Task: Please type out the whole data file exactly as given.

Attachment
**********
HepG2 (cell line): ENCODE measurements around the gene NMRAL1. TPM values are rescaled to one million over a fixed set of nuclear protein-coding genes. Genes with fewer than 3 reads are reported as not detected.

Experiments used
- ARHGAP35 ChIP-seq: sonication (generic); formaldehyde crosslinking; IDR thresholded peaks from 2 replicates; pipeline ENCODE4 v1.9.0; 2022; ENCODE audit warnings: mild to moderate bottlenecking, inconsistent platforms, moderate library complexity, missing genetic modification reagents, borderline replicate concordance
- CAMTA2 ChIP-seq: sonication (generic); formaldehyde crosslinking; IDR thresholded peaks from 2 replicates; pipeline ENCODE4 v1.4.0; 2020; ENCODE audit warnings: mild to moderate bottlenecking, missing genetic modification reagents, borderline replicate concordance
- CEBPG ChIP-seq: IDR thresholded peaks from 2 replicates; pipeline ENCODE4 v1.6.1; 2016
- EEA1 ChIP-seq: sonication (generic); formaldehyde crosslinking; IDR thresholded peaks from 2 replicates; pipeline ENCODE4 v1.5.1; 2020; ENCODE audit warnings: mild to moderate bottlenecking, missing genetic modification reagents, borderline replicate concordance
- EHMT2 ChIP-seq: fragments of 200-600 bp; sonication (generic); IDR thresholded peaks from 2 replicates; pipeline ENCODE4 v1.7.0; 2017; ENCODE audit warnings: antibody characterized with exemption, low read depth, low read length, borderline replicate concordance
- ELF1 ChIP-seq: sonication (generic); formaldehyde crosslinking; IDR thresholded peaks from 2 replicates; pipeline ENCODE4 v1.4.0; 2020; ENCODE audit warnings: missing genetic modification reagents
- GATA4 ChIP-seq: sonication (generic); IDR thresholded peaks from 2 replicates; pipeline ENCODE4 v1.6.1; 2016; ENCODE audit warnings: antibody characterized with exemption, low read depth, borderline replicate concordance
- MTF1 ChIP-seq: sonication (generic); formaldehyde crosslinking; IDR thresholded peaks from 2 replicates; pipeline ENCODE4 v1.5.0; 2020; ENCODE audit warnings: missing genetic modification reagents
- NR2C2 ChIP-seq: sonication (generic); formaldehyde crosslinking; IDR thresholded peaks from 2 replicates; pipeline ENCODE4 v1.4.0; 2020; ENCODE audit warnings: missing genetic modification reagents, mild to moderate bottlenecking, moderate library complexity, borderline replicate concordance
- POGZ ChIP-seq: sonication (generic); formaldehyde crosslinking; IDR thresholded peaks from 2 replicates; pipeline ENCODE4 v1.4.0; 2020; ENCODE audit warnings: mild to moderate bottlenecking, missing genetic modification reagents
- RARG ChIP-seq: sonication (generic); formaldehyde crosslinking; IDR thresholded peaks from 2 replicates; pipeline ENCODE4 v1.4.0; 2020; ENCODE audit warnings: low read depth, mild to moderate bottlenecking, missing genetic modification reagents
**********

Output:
HepG2 (cell line): ENCODE measurements around the gene NMRAL1. TPM values are rescaled to one million over a fixed set of nuclear protein-coding genes. Genes with fewer than 3 reads are reported as not detected.

Experiments used
- ARHGAP35 ChIP-seq: sonication (generic); formaldehyde crosslinking; IDR thresholded peaks from 2 replicates; pipeline ENCODE4 v1.9.0; 2022; ENCODE audit warnings: mild to moderate bottlenecking, inconsistent platforms, moderate library complexity, missing genetic modification reagents, borderline replicate concordance
- CAMTA2 ChIP-seq: sonication (generic); formaldehyde crosslinking; IDR thresholded peaks from 2 replicates; pipeline ENCODE4 v1.4.0; 2020; ENCODE audit warnings: mild to moderate bottlenecking, missing genetic modification reagents, borderline replicate concordance
- CEBPG ChIP-seq: IDR thresholded peaks from 2 replicates; pipeline ENCODE4 v1.6.1; 2016
- EEA1 ChIP-seq: sonication (generic); formaldehyde crosslinking; IDR thresholded peaks from 2 replicates; pipeline ENCODE4 v1.5.1; 2020; ENCODE audit warnings: mild to moderate bottlenecking, missing genetic modification reagents, borderline replicate concordance
- EHMT2 ChIP-seq: fragments of 200-600 bp; sonication (generic); IDR thresholded peaks from 2 replicates; pipeline ENCODE4 v1.7.0; 2017; ENCODE audit warnings: antibody characterized with exemption, low read depth, low read length, borderline replicate concordance
- ELF1 ChIP-seq: sonication (generic); formaldehyde crosslinking; IDR thresholded peaks from 2 replicates; pipeline ENCODE4 v1.4.0; 2020; ENCODE audit warnings: missing genetic modification reagents
- GATA4 ChIP-seq: sonication (generic); IDR thresholded peaks from 2 replicates; pipeline ENCODE4 v1.6.1; 2016; ENCODE audit warnings: antibody characterized with exemption, low read depth, borderline replicate concordance
- MTF1 ChIP-seq: sonication (generic); formaldehyde crosslinking; IDR thresholded peaks from 2 replicates; pipeline ENCODE4 v1.5.0; 2020; ENCODE audit warnings: missing genetic modification reagents
- NR2C2 ChIP-seq: sonication (generic); formaldehyde crosslinking; IDR thresholded peaks from 2 replicates; pipeline ENCODE4 v1.4.0; 2020; ENCODE audit warnings: missing genetic modification reagents, mild to moderate bottlenecking, moderate library complexity, borderline replicate concordance
- POGZ ChIP-seq: sonication (generic); formaldehyde crosslinking; IDR thresholded peaks from 2 replicates; pipeline ENCODE4 v1.4.0; 2020; ENCODE audit warnings: mild to moderate bottlenecking, missing genetic modification reagents
- RARG ChIP-seq: sonication (generic); formaldehyde crosslinking; IDR thresholded peaks from 2 replicates; pipeline ENCODE4 v1.4.0; 2020; ENCODE audit warnings: low read depth, mild to moderate bottlenecking, missing genetic modification reagents